The Magnetic Girl
Our Research Notes series invites authors to describe their process for a recent book, with “research” defined as broadly as they like. This week, Jessica Handler writes about The Magnetic Girl from Hub City Press.
Mapping the Past
In order to travel back in time, a writer needs a map. Not a GPS, redirecting and redirecting as it evaluates traffic from a satellite. No mechanized voice from my phone, scolding me to take a left in fifty, forty, thirty feet. When I traveled to 1880s America, I used a physical map.
In my novel, The Magnetic Girl, I imagine the story of the brief vaudeville career of the real performer Lulu Hurst, a teenage girl from rural Cedartown, Georgia. Lulu pretended to harness the then-mysterious science of electricity in her fingertips, lifting grown men in parlor chairs, or hypnotizing them as they held walking canes in order to “throw” the men across a stage with her power. She was the first in a series of female performers at the end of the 19th century who exploited the phenomenon of “Magnetism,” which some people of era conflated with the new science of electricity. She called these tricks “tests,” in an effort to seem scientific. What they were was a deployment of the principle of fulcrum and lever, and more importantly, a mastery of people’s desire for escape.
I read her autobiography. I read contemporary newspaper and magazine articles about her. I stood in the empty lot in Cedartown where her childhood home had been. I even tried doing her “tests,” to mixed results. Enter the Sanborn Fire Insurance Maps. I couldn’t tell you how I first learned about them, but I love maps. Through geometry and orientation, through representation of commerce, residences, places of worship and recreation, maps reveal story. I often ask my undergraduates to draw maps of their childhood bedrooms, their neighborhoods, their dorm rooms. From those maps come writing prompts.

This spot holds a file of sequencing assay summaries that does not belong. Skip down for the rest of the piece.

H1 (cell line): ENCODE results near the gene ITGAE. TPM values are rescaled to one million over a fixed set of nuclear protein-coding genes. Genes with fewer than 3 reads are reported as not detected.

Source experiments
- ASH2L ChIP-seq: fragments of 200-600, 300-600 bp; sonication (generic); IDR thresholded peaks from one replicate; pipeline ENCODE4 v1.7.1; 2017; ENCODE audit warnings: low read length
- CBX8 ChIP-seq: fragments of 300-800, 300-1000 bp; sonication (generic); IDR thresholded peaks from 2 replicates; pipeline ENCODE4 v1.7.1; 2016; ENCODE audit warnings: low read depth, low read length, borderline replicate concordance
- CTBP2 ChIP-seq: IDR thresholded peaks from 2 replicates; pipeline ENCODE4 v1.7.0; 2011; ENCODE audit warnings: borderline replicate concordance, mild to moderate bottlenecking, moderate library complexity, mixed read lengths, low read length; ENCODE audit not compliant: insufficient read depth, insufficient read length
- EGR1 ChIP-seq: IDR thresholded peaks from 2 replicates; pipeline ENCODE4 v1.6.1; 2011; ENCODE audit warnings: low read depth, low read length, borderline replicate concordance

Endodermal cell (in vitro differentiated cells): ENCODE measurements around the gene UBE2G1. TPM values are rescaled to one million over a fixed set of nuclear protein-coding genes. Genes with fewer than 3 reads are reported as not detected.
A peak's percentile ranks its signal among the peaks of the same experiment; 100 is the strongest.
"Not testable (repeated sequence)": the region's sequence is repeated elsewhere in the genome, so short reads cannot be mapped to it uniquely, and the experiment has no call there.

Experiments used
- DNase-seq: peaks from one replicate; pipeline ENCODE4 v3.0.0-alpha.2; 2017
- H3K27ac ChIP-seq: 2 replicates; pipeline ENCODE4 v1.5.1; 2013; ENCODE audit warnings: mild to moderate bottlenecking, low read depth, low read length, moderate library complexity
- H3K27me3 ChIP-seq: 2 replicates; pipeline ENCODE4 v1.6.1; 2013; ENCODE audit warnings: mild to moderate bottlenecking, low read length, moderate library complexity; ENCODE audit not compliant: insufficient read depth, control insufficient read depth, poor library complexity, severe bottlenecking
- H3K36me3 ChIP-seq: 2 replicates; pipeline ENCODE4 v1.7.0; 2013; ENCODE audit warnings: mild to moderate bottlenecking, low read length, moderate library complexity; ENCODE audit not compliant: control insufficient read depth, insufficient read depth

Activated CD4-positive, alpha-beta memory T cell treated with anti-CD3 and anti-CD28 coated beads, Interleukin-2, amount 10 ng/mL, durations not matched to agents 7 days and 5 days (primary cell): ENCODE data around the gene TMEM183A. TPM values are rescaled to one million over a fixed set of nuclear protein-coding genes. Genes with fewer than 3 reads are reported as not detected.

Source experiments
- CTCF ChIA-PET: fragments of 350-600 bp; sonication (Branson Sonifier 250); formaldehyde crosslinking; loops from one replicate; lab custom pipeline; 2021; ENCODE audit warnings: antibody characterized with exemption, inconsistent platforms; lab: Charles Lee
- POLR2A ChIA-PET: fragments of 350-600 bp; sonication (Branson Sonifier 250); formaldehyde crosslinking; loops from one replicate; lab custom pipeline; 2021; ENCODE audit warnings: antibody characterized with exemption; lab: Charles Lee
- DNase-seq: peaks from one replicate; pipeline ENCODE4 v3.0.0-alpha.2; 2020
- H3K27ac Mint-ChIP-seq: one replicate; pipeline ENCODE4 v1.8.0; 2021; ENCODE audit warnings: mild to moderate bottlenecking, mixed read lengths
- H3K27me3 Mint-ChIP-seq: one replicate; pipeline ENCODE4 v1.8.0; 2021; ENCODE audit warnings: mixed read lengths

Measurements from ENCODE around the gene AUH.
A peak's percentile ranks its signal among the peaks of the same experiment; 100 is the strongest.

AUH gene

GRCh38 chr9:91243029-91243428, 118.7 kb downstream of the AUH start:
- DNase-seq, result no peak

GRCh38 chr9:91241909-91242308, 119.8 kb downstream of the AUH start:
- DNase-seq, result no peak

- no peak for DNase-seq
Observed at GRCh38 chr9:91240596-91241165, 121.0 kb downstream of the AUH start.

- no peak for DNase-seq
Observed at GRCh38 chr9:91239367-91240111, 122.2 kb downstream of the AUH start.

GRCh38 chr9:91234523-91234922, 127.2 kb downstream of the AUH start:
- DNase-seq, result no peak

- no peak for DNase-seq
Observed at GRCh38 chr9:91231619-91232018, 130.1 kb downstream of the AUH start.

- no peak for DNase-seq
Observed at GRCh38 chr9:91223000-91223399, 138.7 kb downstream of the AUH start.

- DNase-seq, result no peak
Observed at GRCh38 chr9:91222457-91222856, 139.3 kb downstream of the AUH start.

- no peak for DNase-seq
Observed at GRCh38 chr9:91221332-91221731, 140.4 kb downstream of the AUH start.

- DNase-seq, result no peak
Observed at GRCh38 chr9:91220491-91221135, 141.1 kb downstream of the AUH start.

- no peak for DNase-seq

Maps, if you read them right, give explicit directions into the human heart.
The Sanborn Fire Insurance Maps, which can be found in a variety of libraries and archives, depict more than 12,000 American towns and cities. The Sanborn maps give names to places that often no longer stand; dry goods store, stable, railroad tracks. They carefully detail the sizes and shapes of homes and business. They list street names and outline property boundaries. These maps are meticulous wonders with their color codes for building materials; brick, stone, wood.
In the 19th century, maps like these were prepared for insurance underwriters in order to provide accurate information about the properties under their policies. The Sanborn Map Company was founded shortly after the Civil War, and stopped producing the maps about a century later. The Library of Congress now holds a collection of more than twenty-five thousand individual maps.
The Library of Congress website, my printer, and a three-ring binder were my way forward. I searched by city, county, and date. I first surveyed the maps on my computer screen, but what good is a map if a traveler can’t hold it in her hand and draw arrows to the places where she will later draw stars?
The Sanborn maps of Cedartown, Georgia, allowed my imagination to pace the steps from storefront to the warehouse, to see where the sidewalk ended, where the railroad station stood. A cartographer’s meticulous eye and a draftsman’s square-edged notes marked pathways of a particular 19th century life that I could almost resurrect at my desk. If I wanted to have Lulu run along the sidewalk from the newspaper office where her father places an ad for her first performance, the Sanborn map showed me how that sidewalk came to an abrupt end at the corner.
My story deviates from the facts in many places; that’s the nature of fiction. But maps and historical evidence can be fiction’s compass.Writers are captivated by history. We examine why and how a cultural event, a personality, a story — came to be, and what it means for us as people and for our cultures.
The Sanborn maps surprised me with facts about places I know well. An 1884 Sanborn map of downtown Atlanta stunned me when I realized that the theater — “Opera House,” in period parlance — where Lulu Hurst had once performed stood across the street from the high rise where my father’s law office stood nearly a century later. When she was fifteen, she had crossed the same street as I had when I was fifteen. With a map, I saw exactly where our lives had intersected, and this made me love her all the more.
Once there was a theater, a hotel, a train station. Once, there was a life that I can nearly touch with the help of a map laid atop my desk.